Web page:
Train with a qualified coach

Be sure your coach has the appropriate qualifications to train you in the techniques and skills, and to help you develop the strength, flexibility, and coordination needed to minimize your risk of injury.

Use protective gear

Wearing a custom fitted mouth guard and protective headgear during all practices and matches will significantly reduce injury. Consider talking to your Bathurst Chiropractor regarding the best footwear and to determine whether bracing or taping would appropriate for you.

Avoid playing when injured

Trying to play through an injury, or trying to get back in the game before an injury has healed properly, is a sure fire way to aggravate the injury or cause it to recur. If you have an injury, your Bathurst chiropractor can help determine whether the injury is acute or a chronic problem that keeps popping up. An injury that doesn’t heal completely can recur, or can lead to other injuries as the body learns to compensate for the injury by taking on more stress in other areas.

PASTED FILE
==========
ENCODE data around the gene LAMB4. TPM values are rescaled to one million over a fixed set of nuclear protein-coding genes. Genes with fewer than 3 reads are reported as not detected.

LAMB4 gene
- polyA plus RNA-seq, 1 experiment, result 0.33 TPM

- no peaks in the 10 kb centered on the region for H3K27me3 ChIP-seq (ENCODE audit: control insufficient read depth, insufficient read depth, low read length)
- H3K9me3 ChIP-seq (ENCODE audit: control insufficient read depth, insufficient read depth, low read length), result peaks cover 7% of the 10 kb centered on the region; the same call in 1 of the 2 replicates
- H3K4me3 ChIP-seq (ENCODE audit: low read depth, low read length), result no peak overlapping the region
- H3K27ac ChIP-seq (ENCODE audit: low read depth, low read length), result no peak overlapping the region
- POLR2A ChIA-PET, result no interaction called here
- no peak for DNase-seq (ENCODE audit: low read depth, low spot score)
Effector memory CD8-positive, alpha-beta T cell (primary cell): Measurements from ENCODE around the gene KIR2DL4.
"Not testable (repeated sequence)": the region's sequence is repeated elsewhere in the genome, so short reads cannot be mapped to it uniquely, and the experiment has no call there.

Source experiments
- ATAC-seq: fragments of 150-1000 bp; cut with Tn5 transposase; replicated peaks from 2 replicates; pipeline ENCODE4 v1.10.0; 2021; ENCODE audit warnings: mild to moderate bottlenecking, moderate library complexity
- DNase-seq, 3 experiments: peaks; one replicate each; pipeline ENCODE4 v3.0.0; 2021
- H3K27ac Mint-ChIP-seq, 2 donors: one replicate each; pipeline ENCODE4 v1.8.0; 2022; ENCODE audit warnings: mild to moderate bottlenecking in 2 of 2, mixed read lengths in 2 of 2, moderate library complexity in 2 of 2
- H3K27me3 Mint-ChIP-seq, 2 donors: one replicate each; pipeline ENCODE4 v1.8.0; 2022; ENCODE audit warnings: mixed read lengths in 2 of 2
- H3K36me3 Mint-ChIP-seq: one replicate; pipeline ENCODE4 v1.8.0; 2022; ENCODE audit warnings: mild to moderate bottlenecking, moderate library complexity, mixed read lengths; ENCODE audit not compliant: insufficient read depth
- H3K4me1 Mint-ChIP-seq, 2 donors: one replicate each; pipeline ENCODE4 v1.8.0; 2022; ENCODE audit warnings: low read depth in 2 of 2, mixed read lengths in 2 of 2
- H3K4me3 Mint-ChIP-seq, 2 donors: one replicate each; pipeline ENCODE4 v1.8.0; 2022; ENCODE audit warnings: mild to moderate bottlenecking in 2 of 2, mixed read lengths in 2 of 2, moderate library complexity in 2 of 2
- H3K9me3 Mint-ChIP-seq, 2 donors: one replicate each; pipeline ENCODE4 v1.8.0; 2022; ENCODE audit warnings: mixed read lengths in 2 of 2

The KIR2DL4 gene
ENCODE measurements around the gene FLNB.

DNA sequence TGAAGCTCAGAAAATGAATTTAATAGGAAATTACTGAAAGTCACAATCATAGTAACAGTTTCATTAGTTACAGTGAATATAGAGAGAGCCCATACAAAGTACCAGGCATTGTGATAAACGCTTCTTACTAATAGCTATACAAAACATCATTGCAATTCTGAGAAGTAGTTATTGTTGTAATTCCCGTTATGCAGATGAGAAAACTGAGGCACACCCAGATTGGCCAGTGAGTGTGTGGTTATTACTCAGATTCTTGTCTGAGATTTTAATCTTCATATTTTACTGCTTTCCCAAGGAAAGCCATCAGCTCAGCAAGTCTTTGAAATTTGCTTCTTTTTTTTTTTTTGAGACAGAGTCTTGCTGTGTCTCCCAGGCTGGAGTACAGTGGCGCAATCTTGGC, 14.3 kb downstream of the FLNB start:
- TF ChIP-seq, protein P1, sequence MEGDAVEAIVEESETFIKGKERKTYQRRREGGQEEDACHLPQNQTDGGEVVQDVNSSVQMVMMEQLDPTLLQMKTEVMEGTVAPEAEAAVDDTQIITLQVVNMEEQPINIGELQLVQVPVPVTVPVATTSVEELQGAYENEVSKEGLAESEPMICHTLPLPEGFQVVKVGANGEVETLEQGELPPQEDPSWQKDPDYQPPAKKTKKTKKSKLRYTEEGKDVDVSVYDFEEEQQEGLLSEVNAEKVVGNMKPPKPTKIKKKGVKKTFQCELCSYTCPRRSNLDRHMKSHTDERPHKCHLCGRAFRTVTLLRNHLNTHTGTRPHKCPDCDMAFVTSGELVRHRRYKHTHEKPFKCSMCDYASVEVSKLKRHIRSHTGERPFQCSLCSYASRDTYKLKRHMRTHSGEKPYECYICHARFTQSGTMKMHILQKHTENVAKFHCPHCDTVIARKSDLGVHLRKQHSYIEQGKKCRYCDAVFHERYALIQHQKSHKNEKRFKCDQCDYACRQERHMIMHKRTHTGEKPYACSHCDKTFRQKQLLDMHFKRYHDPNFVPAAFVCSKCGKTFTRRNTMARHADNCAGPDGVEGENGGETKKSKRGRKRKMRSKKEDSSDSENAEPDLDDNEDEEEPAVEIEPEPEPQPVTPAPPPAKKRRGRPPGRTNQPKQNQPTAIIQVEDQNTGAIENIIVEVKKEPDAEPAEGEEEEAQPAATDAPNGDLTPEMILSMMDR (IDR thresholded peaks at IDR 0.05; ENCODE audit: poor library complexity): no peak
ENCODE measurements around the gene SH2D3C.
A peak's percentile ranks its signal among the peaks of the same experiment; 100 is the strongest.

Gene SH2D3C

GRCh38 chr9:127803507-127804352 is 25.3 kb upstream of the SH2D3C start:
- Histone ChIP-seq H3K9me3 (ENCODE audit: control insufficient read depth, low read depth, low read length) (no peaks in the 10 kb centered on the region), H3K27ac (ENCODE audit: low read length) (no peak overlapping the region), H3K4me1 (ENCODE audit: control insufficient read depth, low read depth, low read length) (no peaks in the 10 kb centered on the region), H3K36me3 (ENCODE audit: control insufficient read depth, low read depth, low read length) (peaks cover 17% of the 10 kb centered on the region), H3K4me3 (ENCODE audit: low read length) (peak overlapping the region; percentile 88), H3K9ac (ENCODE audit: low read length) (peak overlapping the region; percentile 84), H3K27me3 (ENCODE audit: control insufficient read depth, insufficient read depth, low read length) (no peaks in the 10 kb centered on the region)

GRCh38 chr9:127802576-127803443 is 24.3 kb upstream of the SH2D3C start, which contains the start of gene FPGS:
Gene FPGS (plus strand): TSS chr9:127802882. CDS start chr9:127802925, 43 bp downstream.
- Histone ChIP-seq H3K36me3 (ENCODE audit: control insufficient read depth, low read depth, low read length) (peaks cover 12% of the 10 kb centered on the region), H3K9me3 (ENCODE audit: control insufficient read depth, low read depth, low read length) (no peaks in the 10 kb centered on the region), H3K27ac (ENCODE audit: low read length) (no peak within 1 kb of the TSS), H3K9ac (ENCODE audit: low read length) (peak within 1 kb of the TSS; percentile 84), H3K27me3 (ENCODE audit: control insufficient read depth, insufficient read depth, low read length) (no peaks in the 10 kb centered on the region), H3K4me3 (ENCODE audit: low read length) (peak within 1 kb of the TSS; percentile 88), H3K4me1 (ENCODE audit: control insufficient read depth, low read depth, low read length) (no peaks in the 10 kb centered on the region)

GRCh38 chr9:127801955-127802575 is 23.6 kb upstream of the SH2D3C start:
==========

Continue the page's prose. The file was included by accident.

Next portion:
Your chiropractor can also recommend exercises that can help improve strength and mobility in the affected area to help prevent recurrence.

If you have problems of a biomechanical nature, chiropractic offers holistic, non-invasive care that can help you heal. If an injury has you warming the bench, please call (02) 6331 1004 now to schedule an appointment.

The Best Athlete You Can Be

rugbyiActive athletes and competitors of all shapes and sizes are fully educated on the limits their bodies can be pushed to in order to achieve success. When you are a professional athlete, there is much more involved than just going to practice and playing the sports you love. There is a mental game as well as a physical demand on your body that must be taken into consideration. Training and strengthening will do wonders for your personal performance, but there are many different ways that too much training and strengthening can lead to issues and injuries down the road.

Pushing to the Limit